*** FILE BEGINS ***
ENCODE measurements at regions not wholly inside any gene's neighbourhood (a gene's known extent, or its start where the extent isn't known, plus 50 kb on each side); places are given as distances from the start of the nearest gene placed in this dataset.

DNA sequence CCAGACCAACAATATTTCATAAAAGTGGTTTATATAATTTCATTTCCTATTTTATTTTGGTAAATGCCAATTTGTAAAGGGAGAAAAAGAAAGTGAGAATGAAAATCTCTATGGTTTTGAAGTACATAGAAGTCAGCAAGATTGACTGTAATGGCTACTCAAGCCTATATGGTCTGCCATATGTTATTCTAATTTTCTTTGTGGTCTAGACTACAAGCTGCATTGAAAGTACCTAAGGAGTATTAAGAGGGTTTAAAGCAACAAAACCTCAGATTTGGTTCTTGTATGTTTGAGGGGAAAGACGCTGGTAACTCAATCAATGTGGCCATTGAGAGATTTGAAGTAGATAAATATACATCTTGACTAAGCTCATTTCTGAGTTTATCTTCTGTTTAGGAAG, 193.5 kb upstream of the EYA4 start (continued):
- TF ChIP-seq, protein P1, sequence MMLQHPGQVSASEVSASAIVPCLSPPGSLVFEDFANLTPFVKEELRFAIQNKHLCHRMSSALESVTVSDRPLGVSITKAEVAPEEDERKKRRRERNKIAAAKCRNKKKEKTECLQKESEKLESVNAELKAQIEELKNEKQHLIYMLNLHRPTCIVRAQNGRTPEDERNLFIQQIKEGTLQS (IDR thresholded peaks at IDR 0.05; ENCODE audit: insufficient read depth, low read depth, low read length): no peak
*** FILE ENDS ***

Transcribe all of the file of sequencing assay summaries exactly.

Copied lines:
ENCODE measurements at regions not wholly inside any gene's neighbourhood (a gene's known extent, or its start where the extent isn't known, plus 50 kb on each side); places are given as distances from the start of the nearest gene placed in this dataset.

DNA sequence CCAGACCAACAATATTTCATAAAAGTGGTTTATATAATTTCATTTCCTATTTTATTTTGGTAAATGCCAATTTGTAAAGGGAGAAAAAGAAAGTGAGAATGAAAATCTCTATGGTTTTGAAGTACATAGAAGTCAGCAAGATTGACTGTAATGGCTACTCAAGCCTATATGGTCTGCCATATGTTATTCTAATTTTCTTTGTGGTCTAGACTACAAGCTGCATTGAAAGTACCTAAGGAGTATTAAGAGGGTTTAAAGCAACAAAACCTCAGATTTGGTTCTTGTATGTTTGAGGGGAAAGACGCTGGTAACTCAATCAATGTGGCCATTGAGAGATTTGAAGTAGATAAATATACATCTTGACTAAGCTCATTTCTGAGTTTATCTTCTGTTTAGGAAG, 193.5 kb upstream of the EYA4 start (continued):
- TF ChIP-seq, protein P1, sequence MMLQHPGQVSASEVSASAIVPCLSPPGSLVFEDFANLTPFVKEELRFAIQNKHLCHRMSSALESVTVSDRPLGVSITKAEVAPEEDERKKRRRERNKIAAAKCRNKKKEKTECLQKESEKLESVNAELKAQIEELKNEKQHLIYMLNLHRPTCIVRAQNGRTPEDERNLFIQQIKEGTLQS (IDR thresholded peaks at IDR 0.05; ENCODE audit: insufficient read depth, low read depth, low read length): no peak